Last weekend I went to Hakone with my new friend Dezza. (Nickname alert!) Dezza just moved here in June and hadn't left Tokyo since arriving. So we got on the Odakyu Romance Car to Hakone and had ourselves a day of fun and nature.
One of the best things about going on a trip is starting the day with an eki-ben, a bento from the departing station, and eating it on the train while enjoying the views of the countryside. This bento was on the more expensive side, but it included 3 pieces of chu-toro (medium fatty tuna) so in my eyes, it was worth it.
Cooled off with a free footbath and kakigori (shaved iced) with ice cream on top at the adorable Naraya Cafe outside the Miyanoshita stop on the Hakone-Tozan Line.
After a short ride on a cable car and a scenic stroll across a ropeway, we got to Owakudani, which translates to "great boiling valley". And that's exactly what it is! Hakone is known for its natural hot springs and at Owakudani, you can see (and smell) the source.
If you go to Owakudani, you might as well make the mini-hike up to where they sell the kurotamago, black eggs. These eggs are boiled in the hot springs and turn black due to a chemical reaction with the sulphur. I'm sure my dad can pop in and let us all know exactly what the reaction is but let's move on.
They say that you'll extend your life by 7 years for every egg you ate. I had 2, generously dipped in salt so...with my math that's something like 13 and a half years. Not too bad.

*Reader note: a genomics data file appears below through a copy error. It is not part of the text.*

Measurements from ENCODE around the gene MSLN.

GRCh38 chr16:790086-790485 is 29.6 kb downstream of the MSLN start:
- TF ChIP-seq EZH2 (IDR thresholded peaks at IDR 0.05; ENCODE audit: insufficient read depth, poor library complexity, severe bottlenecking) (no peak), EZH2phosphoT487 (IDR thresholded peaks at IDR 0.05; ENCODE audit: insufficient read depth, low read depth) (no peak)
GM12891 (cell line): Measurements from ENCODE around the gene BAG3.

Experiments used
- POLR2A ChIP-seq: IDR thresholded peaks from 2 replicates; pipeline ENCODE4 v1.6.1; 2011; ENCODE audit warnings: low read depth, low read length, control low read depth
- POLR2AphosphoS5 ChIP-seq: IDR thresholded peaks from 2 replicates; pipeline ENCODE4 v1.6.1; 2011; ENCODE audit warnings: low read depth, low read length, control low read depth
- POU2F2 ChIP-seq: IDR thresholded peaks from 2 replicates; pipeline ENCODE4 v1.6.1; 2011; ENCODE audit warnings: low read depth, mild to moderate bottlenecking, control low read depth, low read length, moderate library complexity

Other things that are not bad: clear views of Mt. Fuji! We picked the perfect day to visit Hakone. On clear days, it's a great place to see Fuji but many people are left disappointed because it's usually too cloudy to see anything. Earlier in the week, we had a lil typhoon sweep through Japan. Generally speaking, typhoons are bad. But it did clear away the clouds and drop the temperatures for a few days.
There are lots of "black" themed foods around Hakone, including this black steamed bun. Looks gross, but it was delicious.
After taking the ropeway down, we crossed Lake Ashi in this ridiculous boat. Beers, boats and Japanese pirates. Just another day in Japan.
And finally back down to the main station for some tenzaru soba (tempura and soba with cold dipping sauce) and cold sake at Yama Soba.
This little dish is a specialty of Hakone. It's goopy and slimy, which is a good sign that people in Japan love it. It was very yummy and wish they had given me more. It's a mixture of wild mushrooms from the area on top of grated daikon radish.
And of course, it wouldn't be a proper trip to Hakone without a dip into an onsen, or hot spring bath. We went to the Yumoto Fujiya Hotel and relaxed in their indoor and outdoor baths before taking the last train back to Tokyo. Obviously, you can't take pictures in the onsen because everyone is naked, but this is the path to the hotel. Isn't my camera kind of boss?! It's a Samsung TL500 and I highly recommend it.
And in case you doubt that I actually went to Hakone, here is proof! A certificate from the Hakone Tourist Association!
Hakone is only an hour and half away from Tokyo on the Odakyu Line from Shinjuku. You can do it all in one day like we did, or you can book a night in a traditional ryokan and really experience Japanese hospitality and cuisine. It's a great trip either way.